I spoke earlier about how venture capitalists sell to limited partners in the context of Blume and other homegrown funds. However, it is not just limited partners to whom venture capitalists have to sell. We also sell to founders. A hot space with hot founders can see venture capitalists lining up to pitch to them, instead of the other way.

This is especially true of successful founders starting out a second time. There aren’t too many of these and when you hear of a founder planning to start up again, there can be a venture capitalist rush resembling a feeding frenzy.

Recently, I heard that a successful Indian fintech founder was approached by three different venture capitalists on the day the news of his exit from his present company leaked.

Effectively the demand-supply gap in favour of venture capitalists versus founders inverts in favour of founders as we reach the top of the founder pyramid. There simply are more venture capitalists chasing high-quality founders than the other way around. In this context then, as Reddy mentioned in a podcast, “the trick of the trade is actually not about you saying ‘I know how to pick well.’ It is whether the best entrepreneurs want to pick you.”

Once you and the entrepreneurs pick each other, the relationship quickly changes. Investing is only the beginning. It is all of the working together over the next few years and supporting and adding value to the founder’s life through mentoring, sparring on strategy, support on hiring and fundraising, that really helps set the startup for growth and greatness. As this tweet puts it well, the venture capital business is as much customer service as finance, and that is just as good a lens to see this business through.

The shifting sands

My entry into venture capitalism came at a time when the industry was going through two interesting trends:

  • easy access to capital and its impact on higher valuations delayed IPOs.
  • the entry of later-stage venture capitalists into seed-stage investing such as the Surge programme.

The first trend, manifested in easy access to capital, is due to greater limited partner and international interest in the Indian market. This is an outcome of not just the performance of the Indian market – exits such as Flipkart and other upround-creating unicorns certainly – but also its inevitability. After all, there is no other large market that can grow anywhere close to the rates the Chinese economy grew at.

A fund manager for Tiger or Coatue sitting in New York or San Francisco, or even a limited partner, sees the world in terms of different IRRs – internal rates of return, the metric used to determine the attractiveness of an investment. With the recent success stories, the Indian market’s IRR is attractive enough for limited partners to participate. This manifests in greater allocation by limited partners to Indian funds, which means more money chasing founders and rising valuations.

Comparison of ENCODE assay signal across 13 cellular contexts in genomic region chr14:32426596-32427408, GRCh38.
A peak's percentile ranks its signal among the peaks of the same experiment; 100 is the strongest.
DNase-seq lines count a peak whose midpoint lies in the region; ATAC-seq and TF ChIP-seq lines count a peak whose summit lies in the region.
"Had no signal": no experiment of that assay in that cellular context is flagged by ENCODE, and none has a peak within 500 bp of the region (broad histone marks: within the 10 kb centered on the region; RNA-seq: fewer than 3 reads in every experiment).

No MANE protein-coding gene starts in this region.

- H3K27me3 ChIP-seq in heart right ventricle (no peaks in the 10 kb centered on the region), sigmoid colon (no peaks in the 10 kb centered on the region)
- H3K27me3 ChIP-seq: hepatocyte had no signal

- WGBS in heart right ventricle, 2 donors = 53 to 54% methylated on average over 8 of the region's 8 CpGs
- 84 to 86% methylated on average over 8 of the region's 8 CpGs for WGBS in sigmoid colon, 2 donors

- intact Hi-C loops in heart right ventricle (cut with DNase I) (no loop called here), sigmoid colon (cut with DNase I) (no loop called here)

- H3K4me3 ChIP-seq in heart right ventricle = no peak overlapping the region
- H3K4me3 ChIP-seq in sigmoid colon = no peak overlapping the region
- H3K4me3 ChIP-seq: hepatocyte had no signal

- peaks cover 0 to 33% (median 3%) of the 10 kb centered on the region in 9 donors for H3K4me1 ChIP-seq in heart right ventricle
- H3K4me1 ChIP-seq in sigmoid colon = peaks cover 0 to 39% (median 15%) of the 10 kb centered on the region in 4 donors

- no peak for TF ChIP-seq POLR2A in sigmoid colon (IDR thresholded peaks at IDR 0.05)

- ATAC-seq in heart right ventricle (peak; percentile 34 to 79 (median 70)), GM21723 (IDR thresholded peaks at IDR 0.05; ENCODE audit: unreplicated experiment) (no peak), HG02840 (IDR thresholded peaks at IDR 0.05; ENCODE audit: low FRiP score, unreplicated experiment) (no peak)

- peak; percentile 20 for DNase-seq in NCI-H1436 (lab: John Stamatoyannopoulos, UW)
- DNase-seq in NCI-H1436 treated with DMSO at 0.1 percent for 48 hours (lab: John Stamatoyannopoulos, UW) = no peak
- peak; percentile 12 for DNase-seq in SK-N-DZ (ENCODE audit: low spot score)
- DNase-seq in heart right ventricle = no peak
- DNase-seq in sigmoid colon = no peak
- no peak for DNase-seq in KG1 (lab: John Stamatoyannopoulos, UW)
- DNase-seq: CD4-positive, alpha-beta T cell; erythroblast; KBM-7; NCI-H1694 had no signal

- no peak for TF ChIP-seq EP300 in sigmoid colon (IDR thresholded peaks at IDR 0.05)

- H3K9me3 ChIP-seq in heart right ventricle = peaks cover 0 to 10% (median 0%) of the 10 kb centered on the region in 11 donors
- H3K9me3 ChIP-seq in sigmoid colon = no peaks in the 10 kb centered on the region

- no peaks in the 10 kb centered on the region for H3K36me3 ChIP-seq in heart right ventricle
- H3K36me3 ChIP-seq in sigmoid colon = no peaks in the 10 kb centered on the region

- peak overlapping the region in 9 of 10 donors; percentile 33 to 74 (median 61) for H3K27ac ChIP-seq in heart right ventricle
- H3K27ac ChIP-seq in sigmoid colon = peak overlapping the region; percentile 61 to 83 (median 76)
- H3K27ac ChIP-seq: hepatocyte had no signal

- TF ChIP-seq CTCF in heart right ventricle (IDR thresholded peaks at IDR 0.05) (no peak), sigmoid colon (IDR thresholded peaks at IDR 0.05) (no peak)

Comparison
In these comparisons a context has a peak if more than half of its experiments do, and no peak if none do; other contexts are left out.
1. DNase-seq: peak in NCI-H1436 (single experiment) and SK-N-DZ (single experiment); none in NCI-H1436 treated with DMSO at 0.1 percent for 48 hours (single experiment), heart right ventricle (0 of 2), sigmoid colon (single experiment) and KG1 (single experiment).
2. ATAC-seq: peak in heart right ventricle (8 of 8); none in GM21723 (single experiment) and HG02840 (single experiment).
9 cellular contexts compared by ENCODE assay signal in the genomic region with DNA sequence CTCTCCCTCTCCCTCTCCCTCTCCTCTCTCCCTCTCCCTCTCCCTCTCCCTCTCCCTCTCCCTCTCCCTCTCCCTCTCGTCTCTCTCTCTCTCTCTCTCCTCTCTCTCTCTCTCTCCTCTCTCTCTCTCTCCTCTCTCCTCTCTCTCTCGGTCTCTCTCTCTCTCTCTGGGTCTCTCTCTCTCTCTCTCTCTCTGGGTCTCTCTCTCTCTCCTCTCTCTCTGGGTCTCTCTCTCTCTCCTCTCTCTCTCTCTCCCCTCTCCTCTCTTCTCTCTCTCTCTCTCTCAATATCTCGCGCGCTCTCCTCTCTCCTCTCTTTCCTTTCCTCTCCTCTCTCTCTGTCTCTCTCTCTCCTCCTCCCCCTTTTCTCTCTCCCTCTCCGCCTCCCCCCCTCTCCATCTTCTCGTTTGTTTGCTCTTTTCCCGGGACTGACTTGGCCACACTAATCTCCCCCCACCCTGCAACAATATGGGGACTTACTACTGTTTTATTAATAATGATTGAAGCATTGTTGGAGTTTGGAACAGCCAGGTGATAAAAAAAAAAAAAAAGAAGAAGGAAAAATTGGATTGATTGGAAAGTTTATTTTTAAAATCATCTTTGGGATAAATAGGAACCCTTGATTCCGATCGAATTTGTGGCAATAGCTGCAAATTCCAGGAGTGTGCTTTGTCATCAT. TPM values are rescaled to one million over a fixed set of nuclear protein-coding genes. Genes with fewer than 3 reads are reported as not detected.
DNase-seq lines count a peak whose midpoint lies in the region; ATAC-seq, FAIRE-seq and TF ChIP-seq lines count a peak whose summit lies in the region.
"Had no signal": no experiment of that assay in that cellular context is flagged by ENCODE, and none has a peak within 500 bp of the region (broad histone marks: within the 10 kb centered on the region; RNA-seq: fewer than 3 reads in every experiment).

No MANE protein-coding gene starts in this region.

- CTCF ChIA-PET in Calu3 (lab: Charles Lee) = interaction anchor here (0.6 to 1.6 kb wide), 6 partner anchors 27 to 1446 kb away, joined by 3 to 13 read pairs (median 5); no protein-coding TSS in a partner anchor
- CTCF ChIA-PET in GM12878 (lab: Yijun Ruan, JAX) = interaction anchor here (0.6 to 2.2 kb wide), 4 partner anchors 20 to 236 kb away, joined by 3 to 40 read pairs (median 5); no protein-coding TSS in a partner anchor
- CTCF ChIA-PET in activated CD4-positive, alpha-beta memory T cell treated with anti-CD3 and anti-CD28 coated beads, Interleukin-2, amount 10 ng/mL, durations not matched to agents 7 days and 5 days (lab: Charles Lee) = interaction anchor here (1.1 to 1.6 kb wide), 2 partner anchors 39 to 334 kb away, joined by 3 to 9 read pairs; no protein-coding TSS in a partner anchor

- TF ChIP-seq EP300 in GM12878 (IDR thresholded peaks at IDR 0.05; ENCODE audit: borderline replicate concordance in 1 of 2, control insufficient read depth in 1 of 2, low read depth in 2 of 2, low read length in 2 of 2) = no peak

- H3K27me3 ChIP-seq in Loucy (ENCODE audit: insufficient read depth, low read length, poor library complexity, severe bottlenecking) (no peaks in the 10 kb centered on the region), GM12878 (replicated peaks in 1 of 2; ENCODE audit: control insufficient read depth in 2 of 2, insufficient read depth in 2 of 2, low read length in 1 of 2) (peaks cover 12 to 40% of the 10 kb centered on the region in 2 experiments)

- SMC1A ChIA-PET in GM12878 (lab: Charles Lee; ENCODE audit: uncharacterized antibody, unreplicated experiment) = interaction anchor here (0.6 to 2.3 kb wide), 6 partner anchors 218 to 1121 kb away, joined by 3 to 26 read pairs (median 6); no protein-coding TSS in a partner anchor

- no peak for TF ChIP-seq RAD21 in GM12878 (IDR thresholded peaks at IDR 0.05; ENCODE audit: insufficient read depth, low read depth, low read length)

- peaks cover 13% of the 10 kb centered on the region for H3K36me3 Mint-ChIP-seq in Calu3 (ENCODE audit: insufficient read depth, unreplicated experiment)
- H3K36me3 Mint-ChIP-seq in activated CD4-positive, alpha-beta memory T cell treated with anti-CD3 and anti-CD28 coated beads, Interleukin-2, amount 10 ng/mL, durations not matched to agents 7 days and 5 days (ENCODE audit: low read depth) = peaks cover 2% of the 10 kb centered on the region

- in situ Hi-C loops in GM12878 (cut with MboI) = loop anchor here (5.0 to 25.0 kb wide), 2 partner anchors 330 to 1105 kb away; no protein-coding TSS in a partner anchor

The attractiveness is also seen in more direct investments by the likes of Steadview or Softbank in Indian companies, bumping up valuations and often delaying imminent IPOs, in an attempt to extract as much of the value before the startup goes public.

A related explanation is the emergence of second-time founders in India over the past couple of years, thanks to exits and the maturation of the Indian startup ecosystem. Venture capital funds find investing in these second-time founders a less risky opportunity given their track record.

Accel recently launched Rebound, a programme targeting second-time founders. Other venture capital funds, too, have such schemes. The result of such competition has been valuation inflation for second-time founders, justifiably or not.

This is also a good segue into the second interesting trend underway: Traditionally, later-stage investors doing seed investments.

Surge is the strongest outward manifestation of this, but there is also Lightspeed’s Extreme Entrepreneurship Program, and other under-the-radar/opportunistic optionality plays from other funds.

The implications of these trends are waiting to be discovered.

The primary reason for this, in my view, is the availability of second-time founder bets. The other is also the increasing availability of highly pedigreed first-time founders or the emergence of strong signalling mechanisms – such as super angels on cap table and YC selections – as the Indian ecosystem matures.

The implications of these trends, and what it means for the Indian venture capitalist market, are waiting to be discovered. For now, it is creating a vibrant, or as some say frothy private market, standing out sharply from the lacklustre public stock market. In fact, this contrast between private boom reflected in supersized startup funding announcements, and public gloom, manifesting in dropping auto and consumer goods sales, is particularly striking.

The mood in startup land is optimistic, but there is a sense that, if the public market and the larger economy doesn’t pick, we may be in for some mild turbulence soon.

The Indian startup ecosystem is a particularly exciting place to be, and I am grateful for the vantage point I occupy in the investment team at Blume. Through this piece, I wanted to give the reader a sense of what it is I see and experience. I hope it has been useful, and if you do wish to reach out and ask me questions, I would be happy to help.

Sajith Pai is Director, Blume Ventures.

This article first appeared on Quartz.